I could go on with stories forever; the lake that must be half full of passenger items from the ferry, the operator who sprayed water on his ride and told Andre it was wet from the rain so he could just sit there (even though the rest of the rides were up and running…nice try),. There were the storms when everyone piled into the office sitting on desks laughing and talking. I could tell you that for the international students who stayed in the dorms, there were midnight movies in the water park, with popcorn and snacks. There were carp as big as dolphins (maybe not, but you get the idea) that we could feed with fish food for 25 cents. Most of all there were people laughing with their families and friends. I used to walk at lunch just to see them. There was an excitement in the air; a fantasy world of fun. I was a part of it.
Geauga Lake closed two years later in 2007. The water park stayed open until 2016 but it’s gone now too. It was bought, and now sits vacant. Last night I watched a video of a drone flying over the now overgrown park. I literally cried. Usually I like abandoned buildings and sites, but not this time. The structure was there without the heart, the people.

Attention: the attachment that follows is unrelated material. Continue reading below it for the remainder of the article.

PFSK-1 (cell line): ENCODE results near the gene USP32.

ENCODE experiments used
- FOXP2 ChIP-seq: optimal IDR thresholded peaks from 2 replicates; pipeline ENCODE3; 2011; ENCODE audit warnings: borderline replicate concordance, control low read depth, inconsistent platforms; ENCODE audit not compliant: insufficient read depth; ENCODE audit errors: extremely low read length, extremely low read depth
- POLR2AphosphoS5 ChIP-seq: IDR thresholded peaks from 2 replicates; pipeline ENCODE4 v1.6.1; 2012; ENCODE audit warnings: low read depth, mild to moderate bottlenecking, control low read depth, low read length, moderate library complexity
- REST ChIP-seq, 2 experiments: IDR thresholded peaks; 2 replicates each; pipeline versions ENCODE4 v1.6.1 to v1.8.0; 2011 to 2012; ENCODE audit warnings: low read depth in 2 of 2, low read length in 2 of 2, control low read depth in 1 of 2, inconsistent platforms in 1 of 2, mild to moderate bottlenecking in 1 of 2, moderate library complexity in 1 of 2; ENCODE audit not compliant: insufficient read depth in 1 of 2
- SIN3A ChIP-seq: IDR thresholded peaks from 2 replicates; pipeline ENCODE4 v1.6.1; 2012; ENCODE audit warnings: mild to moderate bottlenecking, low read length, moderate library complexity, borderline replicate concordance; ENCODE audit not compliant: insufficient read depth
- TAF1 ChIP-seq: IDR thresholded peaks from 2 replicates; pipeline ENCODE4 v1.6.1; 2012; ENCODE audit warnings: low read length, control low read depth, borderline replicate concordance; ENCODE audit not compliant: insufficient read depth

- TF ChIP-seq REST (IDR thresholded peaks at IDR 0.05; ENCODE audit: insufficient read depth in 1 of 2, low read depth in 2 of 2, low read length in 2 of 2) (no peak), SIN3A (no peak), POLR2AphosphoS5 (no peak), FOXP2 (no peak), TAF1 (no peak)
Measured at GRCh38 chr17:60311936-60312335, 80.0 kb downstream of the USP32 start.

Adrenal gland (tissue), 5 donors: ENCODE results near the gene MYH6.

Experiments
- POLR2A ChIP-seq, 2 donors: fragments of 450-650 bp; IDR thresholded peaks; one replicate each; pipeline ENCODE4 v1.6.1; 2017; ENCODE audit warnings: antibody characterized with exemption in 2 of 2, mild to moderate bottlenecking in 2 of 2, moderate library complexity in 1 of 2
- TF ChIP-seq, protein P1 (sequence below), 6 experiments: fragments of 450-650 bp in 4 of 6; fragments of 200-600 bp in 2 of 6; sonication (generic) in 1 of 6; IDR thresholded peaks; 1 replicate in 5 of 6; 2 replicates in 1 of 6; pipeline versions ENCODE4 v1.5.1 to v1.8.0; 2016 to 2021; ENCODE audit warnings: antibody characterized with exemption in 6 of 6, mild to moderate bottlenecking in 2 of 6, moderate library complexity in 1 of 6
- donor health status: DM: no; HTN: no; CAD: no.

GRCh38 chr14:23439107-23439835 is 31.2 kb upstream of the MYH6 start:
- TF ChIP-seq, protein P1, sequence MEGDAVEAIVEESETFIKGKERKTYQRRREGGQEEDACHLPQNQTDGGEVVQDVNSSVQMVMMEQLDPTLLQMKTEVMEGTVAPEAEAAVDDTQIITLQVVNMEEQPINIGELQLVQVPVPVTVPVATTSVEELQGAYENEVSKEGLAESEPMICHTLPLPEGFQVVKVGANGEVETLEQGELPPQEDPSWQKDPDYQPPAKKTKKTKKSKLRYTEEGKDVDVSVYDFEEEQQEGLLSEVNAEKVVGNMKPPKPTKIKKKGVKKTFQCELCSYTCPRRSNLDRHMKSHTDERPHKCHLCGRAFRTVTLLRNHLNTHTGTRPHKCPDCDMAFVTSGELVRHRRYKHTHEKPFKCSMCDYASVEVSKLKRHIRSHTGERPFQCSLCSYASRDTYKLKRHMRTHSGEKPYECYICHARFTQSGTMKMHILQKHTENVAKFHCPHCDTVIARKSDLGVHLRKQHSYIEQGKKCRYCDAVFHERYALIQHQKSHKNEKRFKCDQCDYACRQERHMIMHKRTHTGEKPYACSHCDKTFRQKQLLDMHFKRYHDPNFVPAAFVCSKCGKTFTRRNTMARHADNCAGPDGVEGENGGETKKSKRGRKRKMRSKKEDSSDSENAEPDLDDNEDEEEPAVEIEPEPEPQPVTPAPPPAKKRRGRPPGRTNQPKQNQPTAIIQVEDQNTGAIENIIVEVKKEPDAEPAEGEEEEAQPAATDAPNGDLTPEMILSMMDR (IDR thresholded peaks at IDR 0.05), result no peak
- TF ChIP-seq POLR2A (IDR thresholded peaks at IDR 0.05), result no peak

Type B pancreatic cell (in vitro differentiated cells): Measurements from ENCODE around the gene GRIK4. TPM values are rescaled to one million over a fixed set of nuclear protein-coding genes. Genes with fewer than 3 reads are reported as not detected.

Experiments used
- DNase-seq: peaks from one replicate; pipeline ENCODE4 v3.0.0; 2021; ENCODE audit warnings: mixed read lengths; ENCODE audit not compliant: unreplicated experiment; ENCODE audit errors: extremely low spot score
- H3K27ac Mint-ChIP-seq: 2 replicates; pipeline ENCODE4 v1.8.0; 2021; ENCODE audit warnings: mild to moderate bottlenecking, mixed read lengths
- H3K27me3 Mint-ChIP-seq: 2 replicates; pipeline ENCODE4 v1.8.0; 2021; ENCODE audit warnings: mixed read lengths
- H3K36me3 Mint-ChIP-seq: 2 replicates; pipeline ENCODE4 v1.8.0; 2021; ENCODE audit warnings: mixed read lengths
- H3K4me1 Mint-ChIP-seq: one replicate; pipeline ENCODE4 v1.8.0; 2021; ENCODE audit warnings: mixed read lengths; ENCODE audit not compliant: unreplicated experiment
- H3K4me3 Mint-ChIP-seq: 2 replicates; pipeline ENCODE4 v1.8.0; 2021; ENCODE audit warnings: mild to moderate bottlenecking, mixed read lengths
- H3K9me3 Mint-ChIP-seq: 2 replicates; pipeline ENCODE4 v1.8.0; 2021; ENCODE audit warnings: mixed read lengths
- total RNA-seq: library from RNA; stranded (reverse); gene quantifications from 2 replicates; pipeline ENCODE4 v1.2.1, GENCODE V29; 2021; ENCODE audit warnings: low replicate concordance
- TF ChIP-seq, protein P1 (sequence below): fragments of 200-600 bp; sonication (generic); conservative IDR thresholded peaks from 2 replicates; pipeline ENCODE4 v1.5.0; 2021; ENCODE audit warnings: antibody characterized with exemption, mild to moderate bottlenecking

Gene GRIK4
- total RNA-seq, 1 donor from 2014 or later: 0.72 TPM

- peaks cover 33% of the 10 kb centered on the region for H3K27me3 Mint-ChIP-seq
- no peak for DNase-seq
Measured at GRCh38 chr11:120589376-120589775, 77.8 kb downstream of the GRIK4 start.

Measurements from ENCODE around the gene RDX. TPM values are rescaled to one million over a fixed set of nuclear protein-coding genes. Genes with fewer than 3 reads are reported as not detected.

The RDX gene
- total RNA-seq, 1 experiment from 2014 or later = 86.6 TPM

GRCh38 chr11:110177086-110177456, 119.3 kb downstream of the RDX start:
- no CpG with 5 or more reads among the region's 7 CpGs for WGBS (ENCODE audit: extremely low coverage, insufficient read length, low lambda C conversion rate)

I know things change. My elementary school was torn down, and soon my children’s probably will be. Our favorite restaurants change hands, stores come and go. I think what bothers me about Geauga Lake is that some of the coasters are still there. It’s like they are waiting for someone to send a car down to test it…for Mr. Hyde’s to be code 37 again, and for the girl who loved the water ride so much she went on it over and over. One summer it was all mine. I shared it with seven strangers, Katie, Greg, Michelle, Melissa, Jennifer, Patrick, and Carlita. We were rides, we ruled. Number one on the shirt? Without dispatch the park doesn’t run! Two and a half months can form a lifetime of memories. Sometimes that just has to do.